Tri-State trainers to certify 95 crane operators

Tri-State has a large fleet of smaller service crane trucks like this one, which is capable of lifting up to 5 tons of capacity.

Tri-State has a large fleet of smaller service crane trucks like this one, which is capable of lifting up to 5 tons of capacity.

Up to 95 employees working in transmission maintenance, construction services and at Tri-State’s generating facilities will receive in-house training and Occupational Safety and Health Administration (OSHA)-mandated certification for operating the G&T’s fleet of approximately 35 boom, crane and service vehicles in 2014, according to Clint White, Ogallala, Neb.-based transmission field training specialist and coordinator of the new training program.

“The new training plan was prompted by a combination of new certification regulations that are being phased in by OSHA over the next several years and the fact that our own trainers have found the need for additional instruction on this equipment during our annual competency exercises,” said Jim Griff, transmission maintenance manager of support services.

“In putting this program together, we worked closely with Tri-State’s safety group to make sure that all aspects of our certification program are in compliance with all of the soon-to-be enacted OSHA safety regulations,” Griff noted. However, he was also quick to point out that the first priority of the program will be “to keep our crane operators and those employees working around them safe at all times.”

The certification training will be for two separate levels of lifting capacity. The first level, which will target more than two-thirds of the trainees, will be for a lifting capacity of less than 21 tons, while the second level, designed primarily for line crews and construction services personnel, will be for operating the association’s larger equipment capable of lifting up to 75 tons of capacity.

Shown is the boom of one of Tri-State’s larger crane vehicles based in Rio Rancho, N.M. This crane has a 90-foot reach and a lifting capacity of 43 tons.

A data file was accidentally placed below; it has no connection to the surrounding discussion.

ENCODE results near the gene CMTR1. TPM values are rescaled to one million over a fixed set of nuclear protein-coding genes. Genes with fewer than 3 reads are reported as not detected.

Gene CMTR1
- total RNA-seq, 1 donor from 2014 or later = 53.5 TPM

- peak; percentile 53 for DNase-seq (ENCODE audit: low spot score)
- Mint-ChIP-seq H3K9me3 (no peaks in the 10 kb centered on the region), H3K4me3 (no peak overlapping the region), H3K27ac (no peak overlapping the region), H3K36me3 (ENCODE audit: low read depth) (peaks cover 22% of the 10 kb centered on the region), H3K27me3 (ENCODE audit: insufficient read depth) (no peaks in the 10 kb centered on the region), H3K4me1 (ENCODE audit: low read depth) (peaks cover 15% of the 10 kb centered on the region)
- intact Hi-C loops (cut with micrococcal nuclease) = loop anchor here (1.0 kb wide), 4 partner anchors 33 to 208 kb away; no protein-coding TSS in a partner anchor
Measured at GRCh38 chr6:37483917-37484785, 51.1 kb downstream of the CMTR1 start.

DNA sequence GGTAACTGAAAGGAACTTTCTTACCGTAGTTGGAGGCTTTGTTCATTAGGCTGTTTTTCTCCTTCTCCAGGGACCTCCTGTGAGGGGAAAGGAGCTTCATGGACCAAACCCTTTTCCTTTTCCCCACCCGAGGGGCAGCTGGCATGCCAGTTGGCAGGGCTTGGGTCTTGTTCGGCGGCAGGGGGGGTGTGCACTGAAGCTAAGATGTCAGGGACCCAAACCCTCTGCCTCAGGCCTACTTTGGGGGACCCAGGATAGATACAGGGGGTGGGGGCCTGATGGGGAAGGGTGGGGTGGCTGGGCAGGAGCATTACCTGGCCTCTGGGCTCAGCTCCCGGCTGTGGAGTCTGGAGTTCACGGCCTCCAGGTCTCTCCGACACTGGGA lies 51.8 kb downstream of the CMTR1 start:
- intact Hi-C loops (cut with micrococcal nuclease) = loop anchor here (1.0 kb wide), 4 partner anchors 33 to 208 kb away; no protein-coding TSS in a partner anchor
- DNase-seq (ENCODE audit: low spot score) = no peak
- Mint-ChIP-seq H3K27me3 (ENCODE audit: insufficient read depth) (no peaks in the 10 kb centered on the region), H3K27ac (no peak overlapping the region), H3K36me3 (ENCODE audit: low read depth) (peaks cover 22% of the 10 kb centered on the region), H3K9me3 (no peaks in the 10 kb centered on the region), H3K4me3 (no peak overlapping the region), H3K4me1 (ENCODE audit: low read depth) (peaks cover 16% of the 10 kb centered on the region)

Shown is the boom of one of Tri-State’s larger crane vehicles based in Rio Rancho, N.M. This crane has a 90-foot reach and a lifting capacity of 43 tons.

The program will kick off after the first of the year and is scheduled to be completed by the end of 2014.

Training for transmission maintenance and construction services will be conducted at Tri-State’s field facilities in Sidney, Neb., Rio Rancho, N.M., and Colorado field sites in Montrose and Pueblo. Plant personnel will be trained on site at Escalante, Nucla, Craig and Rifle stations.

White said they expect to train up to 12 students at a time for three-days of 10-hour classroom sessions. The fourth day will encompass practical (operating the equipment) drills and then they will complete a series of either two or three written tests, depending on the desired certification level. The tests will be graded by an outside firm that specializes in crane instruction and curriculum.

“Most of our people who are going through this certification process are already operating this equipment as part of their jobs, so this course will serve as a refresher and hopefully boost their knowledge in safe crane operations and procedures,” White said.

In addition to White, Tri-State’s certified crane instructors and examiners who will be conducting the classes are Jerry Marrs, based in Cheyenne, Wayne Martin from headquarters, and Rodney Beason, who is based at Craig Station, will train the plant personnel.

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